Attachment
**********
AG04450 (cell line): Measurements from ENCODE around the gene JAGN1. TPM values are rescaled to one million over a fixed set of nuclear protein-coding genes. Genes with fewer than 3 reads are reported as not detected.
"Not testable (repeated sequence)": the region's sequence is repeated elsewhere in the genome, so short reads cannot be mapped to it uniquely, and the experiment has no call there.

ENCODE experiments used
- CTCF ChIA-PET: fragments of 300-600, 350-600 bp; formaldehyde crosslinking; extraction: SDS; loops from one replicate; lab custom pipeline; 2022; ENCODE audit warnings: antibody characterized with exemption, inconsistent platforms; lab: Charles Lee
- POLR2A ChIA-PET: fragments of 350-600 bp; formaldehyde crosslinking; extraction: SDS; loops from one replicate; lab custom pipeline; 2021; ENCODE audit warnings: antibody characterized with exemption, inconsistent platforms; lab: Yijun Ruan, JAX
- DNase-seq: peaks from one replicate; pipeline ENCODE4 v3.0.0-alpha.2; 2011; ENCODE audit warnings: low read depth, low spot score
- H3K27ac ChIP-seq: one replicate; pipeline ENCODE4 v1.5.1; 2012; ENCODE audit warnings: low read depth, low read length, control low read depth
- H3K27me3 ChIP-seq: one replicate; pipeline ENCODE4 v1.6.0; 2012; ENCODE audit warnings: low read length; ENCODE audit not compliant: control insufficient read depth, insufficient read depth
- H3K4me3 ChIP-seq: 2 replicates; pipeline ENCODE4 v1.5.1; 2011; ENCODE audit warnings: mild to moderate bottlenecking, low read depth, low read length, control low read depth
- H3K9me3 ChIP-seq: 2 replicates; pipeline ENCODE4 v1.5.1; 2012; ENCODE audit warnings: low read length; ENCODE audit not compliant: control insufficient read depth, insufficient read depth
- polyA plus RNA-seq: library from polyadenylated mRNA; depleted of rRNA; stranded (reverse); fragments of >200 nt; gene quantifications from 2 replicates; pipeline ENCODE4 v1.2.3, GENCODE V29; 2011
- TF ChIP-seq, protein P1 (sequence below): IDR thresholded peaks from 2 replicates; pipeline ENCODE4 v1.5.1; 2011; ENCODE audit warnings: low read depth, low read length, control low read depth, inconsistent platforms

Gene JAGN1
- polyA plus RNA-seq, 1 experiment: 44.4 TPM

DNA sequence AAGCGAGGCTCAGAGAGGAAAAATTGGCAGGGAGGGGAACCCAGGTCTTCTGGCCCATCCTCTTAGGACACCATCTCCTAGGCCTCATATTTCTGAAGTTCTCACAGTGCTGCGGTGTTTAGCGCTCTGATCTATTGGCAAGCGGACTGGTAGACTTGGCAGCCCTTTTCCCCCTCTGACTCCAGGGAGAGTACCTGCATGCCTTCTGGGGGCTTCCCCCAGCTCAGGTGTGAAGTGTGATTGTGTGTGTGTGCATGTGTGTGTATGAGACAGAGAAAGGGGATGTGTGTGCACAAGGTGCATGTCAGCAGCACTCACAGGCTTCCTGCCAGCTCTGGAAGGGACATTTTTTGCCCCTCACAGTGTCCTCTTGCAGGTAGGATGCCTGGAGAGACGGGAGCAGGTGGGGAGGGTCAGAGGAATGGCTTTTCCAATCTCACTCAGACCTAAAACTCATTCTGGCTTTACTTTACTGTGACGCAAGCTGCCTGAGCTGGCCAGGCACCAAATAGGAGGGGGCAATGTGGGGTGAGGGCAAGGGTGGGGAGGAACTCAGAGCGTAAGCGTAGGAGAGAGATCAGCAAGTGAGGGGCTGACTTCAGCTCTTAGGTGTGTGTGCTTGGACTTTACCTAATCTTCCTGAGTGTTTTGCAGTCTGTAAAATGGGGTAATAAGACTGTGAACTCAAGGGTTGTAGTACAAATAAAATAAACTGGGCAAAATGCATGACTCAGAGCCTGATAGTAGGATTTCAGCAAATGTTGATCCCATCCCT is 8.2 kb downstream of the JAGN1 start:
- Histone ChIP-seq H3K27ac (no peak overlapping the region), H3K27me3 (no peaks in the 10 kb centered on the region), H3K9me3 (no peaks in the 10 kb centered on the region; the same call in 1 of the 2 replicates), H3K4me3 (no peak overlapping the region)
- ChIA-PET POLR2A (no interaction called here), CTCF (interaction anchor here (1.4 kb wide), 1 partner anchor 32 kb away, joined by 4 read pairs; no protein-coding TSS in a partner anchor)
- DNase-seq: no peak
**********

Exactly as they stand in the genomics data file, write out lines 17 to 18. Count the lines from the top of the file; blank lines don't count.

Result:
- ChIA-PET POLR2A (no interaction called here), CTCF (interaction anchor here (1.4 kb wide), 1 partner anchor 32 kb away, joined by 4 read pairs; no protein-coding TSS in a partner anchor)
- DNase-seq: no peak